Lisa Rab's article on Progressive
was typical misinformed hyperbole normally found within the pages of Scene.
Lisa begins by discussing how employees were let go, alluding that their salaries were instead spent on naming rights for Progressive Field. She failed to mention that this amount is paid from an advertising budget and not an operating budget. While accurate that naming rights are in the "ballpark" of $50 million, she also failed to mention this cost is only about $3.5 million annually – a small drop compared to competitors’ budgets. Also lost was the fact that competitor's GEICO's $500 million advertising budget (nearly five times that of Progressive)
is being backed by billionaire tycoon Warren Buffet's seemingly bottomless
Job loss is always saddening. While this situation is heartbreaking, it is unfortunately normal in the business cycle and will inevitably occur at other companies as the economy worsens. The only bright side is that most employees were awarded a significant severance package and many were even offered different positions within the company. Though disappointed that anyone
would ever lose a job they love, I do respect that Progressive made these moves in an effort to continue growth with hopes that even more jobs will be created in the future. As evidenced by Chris Lantzy's story in the article, many of those separated employees are now being considered for new positions within the company.
Brian Sullivan was quoted as saying Progressive is not growing. Profit margins have dropped, as is normal in the cyclical nature of the insurance industry. However, growth is being experienced in the number of policies in force (a statistic on the number of customers). Progressive is positioning itself for the inevitable upswing in the insurance industry, similar to moves made around 2000. It also accepts there were mistakes made during their monumental growth – evidenced by its brand reconsolidation, correcting its brand separation error discussed in the article.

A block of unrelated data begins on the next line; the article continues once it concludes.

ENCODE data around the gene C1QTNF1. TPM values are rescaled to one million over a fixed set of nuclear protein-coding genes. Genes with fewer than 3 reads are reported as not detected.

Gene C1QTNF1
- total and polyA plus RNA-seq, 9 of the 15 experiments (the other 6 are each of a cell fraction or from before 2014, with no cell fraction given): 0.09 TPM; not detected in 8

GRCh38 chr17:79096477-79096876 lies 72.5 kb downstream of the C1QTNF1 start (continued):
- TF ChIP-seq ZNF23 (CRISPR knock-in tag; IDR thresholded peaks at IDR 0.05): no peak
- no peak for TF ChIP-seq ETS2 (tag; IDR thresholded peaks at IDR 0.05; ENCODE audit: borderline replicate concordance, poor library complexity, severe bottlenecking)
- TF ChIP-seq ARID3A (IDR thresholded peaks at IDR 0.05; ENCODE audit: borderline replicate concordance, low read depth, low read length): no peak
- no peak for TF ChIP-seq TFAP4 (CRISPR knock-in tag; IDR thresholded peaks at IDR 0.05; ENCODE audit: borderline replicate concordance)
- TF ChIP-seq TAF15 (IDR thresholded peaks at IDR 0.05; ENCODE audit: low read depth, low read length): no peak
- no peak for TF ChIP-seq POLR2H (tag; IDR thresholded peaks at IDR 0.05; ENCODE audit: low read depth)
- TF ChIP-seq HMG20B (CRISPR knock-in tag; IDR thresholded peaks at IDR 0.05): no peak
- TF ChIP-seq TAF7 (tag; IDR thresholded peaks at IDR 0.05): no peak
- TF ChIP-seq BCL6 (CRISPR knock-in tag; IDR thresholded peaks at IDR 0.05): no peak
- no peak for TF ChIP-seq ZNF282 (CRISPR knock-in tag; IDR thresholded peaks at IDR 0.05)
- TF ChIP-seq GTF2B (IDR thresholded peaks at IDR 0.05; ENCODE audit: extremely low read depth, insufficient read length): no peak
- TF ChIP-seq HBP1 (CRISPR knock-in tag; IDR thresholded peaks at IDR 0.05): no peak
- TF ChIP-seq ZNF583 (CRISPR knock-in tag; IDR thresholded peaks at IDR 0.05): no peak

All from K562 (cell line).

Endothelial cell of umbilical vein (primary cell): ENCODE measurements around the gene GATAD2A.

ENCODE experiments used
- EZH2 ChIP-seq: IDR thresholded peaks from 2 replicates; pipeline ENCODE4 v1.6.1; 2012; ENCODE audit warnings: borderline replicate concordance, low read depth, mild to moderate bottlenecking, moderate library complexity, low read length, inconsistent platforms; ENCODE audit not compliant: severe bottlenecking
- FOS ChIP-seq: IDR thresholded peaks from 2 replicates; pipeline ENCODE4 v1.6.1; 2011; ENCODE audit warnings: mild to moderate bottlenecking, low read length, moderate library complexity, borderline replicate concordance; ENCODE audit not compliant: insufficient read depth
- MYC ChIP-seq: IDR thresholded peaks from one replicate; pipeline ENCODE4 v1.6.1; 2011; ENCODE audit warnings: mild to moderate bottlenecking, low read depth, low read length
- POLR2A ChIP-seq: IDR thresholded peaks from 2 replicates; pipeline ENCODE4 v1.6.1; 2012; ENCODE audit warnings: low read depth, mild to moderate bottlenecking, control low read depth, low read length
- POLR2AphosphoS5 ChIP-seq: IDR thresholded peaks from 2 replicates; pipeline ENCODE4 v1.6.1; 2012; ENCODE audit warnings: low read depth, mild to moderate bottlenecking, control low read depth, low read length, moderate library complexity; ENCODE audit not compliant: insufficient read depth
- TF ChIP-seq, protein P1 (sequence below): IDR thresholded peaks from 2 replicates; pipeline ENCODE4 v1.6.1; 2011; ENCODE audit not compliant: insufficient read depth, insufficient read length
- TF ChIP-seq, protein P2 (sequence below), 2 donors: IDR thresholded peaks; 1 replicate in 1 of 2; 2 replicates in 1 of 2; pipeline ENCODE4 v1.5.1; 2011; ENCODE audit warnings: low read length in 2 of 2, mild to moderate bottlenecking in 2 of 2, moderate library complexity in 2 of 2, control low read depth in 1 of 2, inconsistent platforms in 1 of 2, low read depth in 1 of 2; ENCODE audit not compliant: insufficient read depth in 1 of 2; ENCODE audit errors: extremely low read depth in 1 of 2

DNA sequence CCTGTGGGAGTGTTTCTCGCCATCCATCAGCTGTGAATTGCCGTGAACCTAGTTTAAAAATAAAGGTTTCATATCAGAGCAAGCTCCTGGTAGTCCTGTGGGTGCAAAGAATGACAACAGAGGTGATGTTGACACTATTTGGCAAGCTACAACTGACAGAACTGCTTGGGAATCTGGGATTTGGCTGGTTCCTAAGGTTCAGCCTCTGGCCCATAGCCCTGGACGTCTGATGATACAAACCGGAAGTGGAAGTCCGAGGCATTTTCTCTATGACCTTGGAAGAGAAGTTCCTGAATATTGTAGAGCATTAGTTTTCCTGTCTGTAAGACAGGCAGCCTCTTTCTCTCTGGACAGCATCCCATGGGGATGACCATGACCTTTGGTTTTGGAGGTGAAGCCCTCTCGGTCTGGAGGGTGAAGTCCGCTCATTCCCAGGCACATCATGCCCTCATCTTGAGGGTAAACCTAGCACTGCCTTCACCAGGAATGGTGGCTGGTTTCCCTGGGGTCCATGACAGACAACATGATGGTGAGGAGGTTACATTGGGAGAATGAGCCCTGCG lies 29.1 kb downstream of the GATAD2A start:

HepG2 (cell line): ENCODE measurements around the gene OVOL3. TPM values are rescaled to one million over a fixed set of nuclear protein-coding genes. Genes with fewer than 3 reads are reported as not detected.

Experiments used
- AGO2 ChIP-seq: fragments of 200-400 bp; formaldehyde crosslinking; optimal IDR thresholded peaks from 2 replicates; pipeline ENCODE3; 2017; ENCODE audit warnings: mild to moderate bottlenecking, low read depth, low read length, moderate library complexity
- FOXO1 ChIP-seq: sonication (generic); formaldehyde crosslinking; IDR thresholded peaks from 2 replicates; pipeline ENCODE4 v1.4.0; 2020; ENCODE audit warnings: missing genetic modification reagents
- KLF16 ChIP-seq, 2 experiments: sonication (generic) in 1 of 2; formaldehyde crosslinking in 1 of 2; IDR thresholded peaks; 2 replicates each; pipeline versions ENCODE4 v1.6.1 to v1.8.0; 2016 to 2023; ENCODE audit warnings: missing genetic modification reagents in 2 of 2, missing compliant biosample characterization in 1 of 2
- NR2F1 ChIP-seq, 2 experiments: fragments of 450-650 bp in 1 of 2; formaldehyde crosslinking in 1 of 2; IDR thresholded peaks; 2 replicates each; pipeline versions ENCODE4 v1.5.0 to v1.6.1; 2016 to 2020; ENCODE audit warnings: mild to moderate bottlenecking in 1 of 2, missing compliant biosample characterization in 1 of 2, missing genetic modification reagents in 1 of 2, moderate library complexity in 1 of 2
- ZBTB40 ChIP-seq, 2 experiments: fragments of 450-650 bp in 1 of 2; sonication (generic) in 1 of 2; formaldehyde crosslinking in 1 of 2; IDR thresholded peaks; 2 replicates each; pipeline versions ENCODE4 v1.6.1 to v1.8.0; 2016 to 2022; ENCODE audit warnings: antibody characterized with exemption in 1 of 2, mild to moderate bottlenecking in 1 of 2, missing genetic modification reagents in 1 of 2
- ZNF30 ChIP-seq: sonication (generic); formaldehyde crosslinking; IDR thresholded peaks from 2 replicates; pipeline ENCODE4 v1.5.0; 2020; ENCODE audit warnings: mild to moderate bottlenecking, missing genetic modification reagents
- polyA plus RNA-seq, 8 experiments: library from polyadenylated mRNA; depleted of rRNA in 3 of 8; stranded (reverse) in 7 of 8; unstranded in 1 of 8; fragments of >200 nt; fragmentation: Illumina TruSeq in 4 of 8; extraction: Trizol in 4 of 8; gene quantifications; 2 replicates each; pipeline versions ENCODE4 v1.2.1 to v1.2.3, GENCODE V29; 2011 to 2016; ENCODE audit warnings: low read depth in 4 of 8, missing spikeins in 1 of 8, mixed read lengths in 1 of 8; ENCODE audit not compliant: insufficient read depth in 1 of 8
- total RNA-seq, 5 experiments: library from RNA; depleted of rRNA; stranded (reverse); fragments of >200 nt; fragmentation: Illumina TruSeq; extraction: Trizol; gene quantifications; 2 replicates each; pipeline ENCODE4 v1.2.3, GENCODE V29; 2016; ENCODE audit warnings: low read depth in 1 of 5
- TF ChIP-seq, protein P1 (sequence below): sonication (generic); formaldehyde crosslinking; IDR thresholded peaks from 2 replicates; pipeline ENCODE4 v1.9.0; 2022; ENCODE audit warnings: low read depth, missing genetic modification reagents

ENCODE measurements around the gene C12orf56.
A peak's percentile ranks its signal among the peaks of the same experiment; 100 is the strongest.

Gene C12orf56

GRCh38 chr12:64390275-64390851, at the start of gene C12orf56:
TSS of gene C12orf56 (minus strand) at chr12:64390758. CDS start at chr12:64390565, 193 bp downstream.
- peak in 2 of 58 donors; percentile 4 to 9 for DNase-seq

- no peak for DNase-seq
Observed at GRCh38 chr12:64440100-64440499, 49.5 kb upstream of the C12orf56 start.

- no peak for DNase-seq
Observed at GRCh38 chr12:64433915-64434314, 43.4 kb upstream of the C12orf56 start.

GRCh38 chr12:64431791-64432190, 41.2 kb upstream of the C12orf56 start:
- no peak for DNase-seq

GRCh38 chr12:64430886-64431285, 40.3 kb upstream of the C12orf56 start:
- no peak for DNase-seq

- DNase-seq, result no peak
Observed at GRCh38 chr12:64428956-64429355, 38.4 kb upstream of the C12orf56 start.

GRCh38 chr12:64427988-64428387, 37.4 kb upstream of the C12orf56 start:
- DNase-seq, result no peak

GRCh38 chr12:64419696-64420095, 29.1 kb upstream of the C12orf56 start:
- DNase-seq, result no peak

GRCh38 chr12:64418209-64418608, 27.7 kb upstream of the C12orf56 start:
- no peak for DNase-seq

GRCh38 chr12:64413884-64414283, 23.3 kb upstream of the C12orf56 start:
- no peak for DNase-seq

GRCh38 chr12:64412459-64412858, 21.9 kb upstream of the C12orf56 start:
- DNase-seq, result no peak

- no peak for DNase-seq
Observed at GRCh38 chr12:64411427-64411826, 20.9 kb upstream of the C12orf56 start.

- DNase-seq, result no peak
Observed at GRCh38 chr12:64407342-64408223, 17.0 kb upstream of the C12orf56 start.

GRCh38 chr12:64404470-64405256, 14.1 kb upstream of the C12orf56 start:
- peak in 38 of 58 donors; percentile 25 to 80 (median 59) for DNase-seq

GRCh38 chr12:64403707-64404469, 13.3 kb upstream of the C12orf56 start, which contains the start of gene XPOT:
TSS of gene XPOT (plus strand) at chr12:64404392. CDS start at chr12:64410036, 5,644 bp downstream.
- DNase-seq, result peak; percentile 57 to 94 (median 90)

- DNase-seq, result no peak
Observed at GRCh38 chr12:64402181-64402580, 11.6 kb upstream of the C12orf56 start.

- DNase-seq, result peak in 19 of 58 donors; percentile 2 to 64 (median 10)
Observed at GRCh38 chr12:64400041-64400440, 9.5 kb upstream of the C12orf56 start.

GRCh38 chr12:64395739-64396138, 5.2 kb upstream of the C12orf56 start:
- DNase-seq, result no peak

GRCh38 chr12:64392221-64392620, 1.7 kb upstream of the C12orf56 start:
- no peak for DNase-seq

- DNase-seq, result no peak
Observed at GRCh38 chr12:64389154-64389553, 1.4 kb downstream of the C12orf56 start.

I am finally confused that one manager would even state "Peter (B. Lewis) would have found some way to stimulate the business." I am quite certain that Mr. Lewis would offer any ideas that he has to current CEO Glenn Renwick. Seeing how he is still chairman of the board and primary shareholder of Progressive stock, I am sure his ideas are voiced and received loud and clear.
On to the good: Progressive still treats its employees fairly. As stated in the article, on-site facilities include fitness centers, dry cleaning, DVD rentals, health centers, cafeterias, and inspiring artwork. Employees still receive profit-sharing bonuses even in this downturn. Progressive historically has preferred to promote from within and "grow its own" (due to
Mr. Lewis? wink, wink). Admittedly, this may have contributed to their current ills, but this has also been very fair to longtime employees. Many received opportunities unavailable within other companies.
As Clevelanders, it seems we always smack ourselves in the face and then wonder why we receive zero national respect. It is overlooked that a Cleveland company (Progressive) is partnering with a Cleveland organization (Indians) in order to gain respect and growth for themselves and this area.
As much as Rab's article was an attack on Progressive senior leadership, I would hope all Progressive employees would feel disrespected. It is easy to blame those at the top, but all those "hard workers" should introspectively question how they've assisted in the growth of the company, including the accompanying protection of jobs and profit. I am.
Progressive employee and Proud Cleveland Supporter
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